The Trump administration is closing in on a deal with Mexico to raise wages in the auto sector and push more manufacturing jobs to the United States – a major breakthrough in the renegotiation of the North American free-trade agreement.
Mexico is ready to agree to virtually all of the United States’ auto demands, said sources with knowledge of the closed-door talks in Washington, in a bid to drive NAFTA talks forward.
American and Mexican industry sources said Mexico is close to accepting a key U.S. demand that between 40 per cent and 45 per cent of the content of all vehicles manufactured in the NAFTA zone come from factories paying at least US$16 an hour. Mexican auto workers currently make roughly US$4.
The Trump administration is hoping the wage requirement will drive car and truck makers to set up shop in the United States by negating Mexico’s ability to use far lower wages to attract them. Mexico had initially demanded a 10-year phase-in for any such new rules, but may agree instead to a five-year period, one source said.
It is still unclear when Canada will return to the table. The United States has not invited Canadian officials to participate in the most recent round of negotiations – in part because the talks have focused on issues that primarily concern the United States and Mexico.
But people briefed on the talks expected Canadian officials to be brought in once U.S.-Mexico bilateral issues are cleared out of the way. Negotiators will then turn to matters involving all three countries, such as dispute resolution and intellectual property.
Canada has already privately told the United States it is willing to agree to U.S. auto demands, one official said, because Canada would benefit from them along with the United States.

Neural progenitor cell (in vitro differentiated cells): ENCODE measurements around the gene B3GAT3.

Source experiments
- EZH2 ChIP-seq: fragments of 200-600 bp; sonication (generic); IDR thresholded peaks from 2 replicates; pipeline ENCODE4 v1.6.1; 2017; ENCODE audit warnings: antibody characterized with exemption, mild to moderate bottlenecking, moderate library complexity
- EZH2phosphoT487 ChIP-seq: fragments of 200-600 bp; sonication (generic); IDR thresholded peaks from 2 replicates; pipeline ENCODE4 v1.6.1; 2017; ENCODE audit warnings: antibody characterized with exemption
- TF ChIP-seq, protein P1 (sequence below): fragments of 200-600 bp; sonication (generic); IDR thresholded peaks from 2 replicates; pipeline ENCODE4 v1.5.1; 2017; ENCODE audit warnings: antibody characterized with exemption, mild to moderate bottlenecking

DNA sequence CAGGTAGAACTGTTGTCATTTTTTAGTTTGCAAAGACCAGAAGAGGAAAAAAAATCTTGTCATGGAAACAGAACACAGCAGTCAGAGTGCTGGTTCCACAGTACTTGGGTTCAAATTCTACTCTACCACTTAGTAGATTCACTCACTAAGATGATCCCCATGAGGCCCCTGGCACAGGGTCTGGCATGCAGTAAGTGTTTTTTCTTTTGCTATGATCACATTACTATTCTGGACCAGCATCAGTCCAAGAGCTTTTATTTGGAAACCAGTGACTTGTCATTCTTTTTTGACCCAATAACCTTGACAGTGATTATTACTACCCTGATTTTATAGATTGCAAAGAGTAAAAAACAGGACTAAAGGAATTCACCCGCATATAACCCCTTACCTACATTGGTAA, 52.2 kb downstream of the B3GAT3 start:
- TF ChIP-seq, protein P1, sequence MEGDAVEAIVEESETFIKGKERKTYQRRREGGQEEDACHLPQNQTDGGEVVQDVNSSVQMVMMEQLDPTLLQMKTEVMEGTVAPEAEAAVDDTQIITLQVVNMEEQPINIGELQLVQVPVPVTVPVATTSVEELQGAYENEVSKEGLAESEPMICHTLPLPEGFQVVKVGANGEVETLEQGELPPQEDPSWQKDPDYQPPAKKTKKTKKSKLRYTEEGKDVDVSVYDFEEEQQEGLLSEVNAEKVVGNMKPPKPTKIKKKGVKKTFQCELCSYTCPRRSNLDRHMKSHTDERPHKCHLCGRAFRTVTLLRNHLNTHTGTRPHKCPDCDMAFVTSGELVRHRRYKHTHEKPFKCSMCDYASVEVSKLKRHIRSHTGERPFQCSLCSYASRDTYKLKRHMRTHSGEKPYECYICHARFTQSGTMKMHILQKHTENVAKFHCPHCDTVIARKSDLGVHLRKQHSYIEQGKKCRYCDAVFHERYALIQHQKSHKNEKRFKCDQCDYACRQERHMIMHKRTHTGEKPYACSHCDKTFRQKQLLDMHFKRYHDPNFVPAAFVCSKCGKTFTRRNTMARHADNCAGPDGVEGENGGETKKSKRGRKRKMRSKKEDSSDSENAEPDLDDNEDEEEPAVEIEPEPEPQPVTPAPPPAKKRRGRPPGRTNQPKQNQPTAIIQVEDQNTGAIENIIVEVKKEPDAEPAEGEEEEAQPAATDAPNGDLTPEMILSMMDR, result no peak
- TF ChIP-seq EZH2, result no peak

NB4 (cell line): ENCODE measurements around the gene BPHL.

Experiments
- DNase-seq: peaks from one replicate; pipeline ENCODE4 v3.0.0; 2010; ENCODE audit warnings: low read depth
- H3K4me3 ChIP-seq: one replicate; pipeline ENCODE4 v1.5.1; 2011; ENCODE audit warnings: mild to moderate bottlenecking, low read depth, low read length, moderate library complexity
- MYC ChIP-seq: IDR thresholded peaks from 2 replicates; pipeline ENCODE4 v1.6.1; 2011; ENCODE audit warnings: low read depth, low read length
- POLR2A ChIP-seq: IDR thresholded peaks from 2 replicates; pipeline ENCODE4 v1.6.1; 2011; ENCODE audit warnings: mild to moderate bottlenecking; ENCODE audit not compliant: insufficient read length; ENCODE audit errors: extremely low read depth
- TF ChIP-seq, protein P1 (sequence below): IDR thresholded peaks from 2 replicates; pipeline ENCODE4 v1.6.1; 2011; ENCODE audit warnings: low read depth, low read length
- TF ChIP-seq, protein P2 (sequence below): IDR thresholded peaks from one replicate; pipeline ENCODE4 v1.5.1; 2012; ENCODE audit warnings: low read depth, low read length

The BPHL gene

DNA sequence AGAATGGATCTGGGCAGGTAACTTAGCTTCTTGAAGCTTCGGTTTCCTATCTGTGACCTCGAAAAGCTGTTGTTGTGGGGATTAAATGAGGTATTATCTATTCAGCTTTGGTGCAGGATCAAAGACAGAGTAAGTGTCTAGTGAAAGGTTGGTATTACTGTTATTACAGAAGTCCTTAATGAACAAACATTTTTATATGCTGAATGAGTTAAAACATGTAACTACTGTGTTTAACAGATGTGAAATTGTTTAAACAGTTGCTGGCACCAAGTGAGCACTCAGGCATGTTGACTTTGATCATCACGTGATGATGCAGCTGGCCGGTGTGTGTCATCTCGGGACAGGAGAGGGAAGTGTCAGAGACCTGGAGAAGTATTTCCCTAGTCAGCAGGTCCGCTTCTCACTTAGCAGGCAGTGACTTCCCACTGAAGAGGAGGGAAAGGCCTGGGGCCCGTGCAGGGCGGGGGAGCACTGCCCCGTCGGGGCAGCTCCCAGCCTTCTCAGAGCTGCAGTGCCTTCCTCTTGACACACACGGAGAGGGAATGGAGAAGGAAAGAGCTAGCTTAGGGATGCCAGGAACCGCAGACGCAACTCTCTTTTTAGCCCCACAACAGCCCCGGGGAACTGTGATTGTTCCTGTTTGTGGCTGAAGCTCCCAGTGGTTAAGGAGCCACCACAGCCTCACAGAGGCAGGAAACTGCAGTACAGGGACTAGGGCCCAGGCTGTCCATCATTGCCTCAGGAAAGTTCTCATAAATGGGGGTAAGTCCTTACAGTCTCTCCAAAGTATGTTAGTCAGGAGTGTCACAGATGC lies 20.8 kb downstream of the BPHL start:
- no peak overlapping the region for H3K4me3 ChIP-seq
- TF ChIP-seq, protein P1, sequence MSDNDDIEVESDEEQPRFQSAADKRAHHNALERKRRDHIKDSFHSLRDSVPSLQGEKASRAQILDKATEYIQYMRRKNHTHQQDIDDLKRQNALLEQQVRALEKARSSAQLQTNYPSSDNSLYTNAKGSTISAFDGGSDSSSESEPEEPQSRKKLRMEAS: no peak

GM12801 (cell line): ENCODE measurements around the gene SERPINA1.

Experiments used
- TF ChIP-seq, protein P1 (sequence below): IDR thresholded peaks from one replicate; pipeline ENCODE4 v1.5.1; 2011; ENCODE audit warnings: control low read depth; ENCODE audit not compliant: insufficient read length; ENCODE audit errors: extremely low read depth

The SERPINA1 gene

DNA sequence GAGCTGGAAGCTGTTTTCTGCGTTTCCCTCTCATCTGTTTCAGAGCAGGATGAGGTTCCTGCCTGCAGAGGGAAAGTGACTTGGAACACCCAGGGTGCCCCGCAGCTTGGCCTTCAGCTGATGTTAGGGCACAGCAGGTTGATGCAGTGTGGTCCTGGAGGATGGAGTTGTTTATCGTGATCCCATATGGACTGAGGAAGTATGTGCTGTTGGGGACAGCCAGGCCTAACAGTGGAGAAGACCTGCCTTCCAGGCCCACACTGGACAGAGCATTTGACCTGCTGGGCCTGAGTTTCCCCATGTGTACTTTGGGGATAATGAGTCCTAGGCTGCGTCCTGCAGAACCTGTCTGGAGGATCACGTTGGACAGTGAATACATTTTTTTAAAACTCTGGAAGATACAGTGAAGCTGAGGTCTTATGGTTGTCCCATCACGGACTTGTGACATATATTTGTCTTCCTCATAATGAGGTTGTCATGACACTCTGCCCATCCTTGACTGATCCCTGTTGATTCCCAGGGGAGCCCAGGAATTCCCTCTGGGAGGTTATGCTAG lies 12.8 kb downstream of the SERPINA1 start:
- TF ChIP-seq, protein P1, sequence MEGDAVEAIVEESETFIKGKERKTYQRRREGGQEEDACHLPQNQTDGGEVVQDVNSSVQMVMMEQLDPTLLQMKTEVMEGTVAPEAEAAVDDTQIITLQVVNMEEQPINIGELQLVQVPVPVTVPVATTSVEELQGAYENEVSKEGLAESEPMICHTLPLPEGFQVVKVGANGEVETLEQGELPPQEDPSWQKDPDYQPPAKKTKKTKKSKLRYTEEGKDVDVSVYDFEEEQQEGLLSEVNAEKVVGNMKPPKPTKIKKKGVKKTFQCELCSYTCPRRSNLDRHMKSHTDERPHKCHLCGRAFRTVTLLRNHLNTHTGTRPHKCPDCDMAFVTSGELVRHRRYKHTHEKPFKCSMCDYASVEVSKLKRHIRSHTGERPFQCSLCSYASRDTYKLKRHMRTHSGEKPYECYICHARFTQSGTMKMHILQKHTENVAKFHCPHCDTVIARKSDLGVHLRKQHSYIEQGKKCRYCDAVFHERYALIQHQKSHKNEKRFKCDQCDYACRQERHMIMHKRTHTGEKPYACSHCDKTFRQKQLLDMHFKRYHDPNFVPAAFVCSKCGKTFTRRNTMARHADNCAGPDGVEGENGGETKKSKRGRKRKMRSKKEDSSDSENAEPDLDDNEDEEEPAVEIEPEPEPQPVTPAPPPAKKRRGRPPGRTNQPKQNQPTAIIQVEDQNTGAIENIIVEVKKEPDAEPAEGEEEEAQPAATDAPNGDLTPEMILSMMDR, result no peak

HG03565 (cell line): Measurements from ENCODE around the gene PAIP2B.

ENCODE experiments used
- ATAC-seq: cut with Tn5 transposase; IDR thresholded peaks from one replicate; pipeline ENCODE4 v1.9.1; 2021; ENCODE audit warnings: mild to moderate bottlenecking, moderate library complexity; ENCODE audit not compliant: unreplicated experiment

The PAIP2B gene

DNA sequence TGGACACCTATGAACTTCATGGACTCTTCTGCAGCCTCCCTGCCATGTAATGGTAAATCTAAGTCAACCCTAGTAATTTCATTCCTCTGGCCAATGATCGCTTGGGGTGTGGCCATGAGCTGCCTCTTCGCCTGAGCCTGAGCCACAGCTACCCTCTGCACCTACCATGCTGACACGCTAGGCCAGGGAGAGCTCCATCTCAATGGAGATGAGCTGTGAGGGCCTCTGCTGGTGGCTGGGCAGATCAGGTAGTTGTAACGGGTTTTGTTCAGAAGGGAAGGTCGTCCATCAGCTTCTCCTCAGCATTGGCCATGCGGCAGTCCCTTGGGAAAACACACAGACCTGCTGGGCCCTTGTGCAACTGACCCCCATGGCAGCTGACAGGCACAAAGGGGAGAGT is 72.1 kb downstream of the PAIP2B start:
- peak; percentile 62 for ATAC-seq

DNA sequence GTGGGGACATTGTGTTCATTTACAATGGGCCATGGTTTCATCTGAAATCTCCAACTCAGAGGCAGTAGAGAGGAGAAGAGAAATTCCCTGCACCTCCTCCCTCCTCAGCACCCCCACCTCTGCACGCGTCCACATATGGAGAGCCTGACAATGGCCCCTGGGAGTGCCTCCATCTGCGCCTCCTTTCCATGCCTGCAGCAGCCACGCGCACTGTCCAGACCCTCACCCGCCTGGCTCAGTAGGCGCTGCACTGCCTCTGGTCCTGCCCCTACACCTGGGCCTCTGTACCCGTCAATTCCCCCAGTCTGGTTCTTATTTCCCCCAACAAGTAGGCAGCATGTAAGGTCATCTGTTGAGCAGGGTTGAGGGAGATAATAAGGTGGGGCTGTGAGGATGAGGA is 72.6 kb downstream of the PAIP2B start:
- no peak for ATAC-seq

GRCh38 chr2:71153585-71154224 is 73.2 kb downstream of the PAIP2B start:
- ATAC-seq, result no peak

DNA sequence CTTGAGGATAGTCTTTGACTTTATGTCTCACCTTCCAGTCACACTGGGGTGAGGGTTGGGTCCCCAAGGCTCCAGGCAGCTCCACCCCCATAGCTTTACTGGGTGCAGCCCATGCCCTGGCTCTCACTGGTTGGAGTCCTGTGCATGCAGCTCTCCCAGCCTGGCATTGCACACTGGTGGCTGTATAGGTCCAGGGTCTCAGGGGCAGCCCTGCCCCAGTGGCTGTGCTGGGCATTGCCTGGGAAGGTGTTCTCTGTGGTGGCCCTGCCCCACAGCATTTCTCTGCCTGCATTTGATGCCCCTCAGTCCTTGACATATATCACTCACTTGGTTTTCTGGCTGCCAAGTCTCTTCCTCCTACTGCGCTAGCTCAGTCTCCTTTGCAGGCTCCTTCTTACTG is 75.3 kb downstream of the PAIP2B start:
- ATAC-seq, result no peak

Negotiators worked all night on Wednesday, only clocking out at 4:30 a.m. on Thursday. Mexican Economy Secretary Ildefonso Guajardo Villarreal, Foreign Affairs Secretary Luis Videgaray Caso and Jesus Seade Kuri, an adviser to Mexican president-elect Andres Manuel Lopez Obrador, met for two hours later in the morning with U.S. Trade Representative Robert Lighthizer.
“We are advancing and progressing with various issues. This morning we covered a good number of them,” Mr. Guajardo told reporters outside Mr. Lighthizer’s office. “We are doing our best to do it as fast as possible.”
A key sticking point is how to punish automakers – primarily European companies making vehicles in Mexico – that do not adhere to the new auto-content rules. The United States wants to impose even higher tariffs on them than are currently provided for under World Trade Organization rules.
Mexico is also prepared to agree to U.S. demands that 70 per cent of all steel, aluminium and glass used in vehicles and electronics come from North America, as well as rules that would reduce the amount of non-North American content in textiles, sources said.
In exchange, the Trump administration would lift steel and aluminum tariffs on Mexico and promise not to impose threatened 25-per-cent tariffs on Mexican autos. The United States would also back down on some demands to limit Mexican produce exports to the United States.
Canada has not taken part in NAFTA negotiations since the spring. Current sessions have mostly focused on resolving U.S.-Mexican stumbling blocks. Two sources said the United States believed the Canadians’ presence would make talks more difficult because American officials have long found the Canadians intransigent.
One Canadian official played down any suggestion of tensions. Canada simply isn’t involved at the moment, they said, because there is currently more distance between the United States and Mexico on several key files.
Daniel Ujczo, an Ohio-based trade lawyer who has been closely following the talks, said the United States’ exclusion of Canada was a practical matter to avoid distractions while sorting out its differences with Mexico.
“As soon as we resolve these bilateral issues, Canada will be back,” he said.
NAFTA talks have dragged on nearly a year, but have achieved a palpable momentum in the past few days.
“I do see the possibility of having an agreement done before the end of the month,” said Luz Maria de la Mora, a Mexico City-based consultant and former trade negotiator. “The issues left on the table are ones that have to be done at the political level.”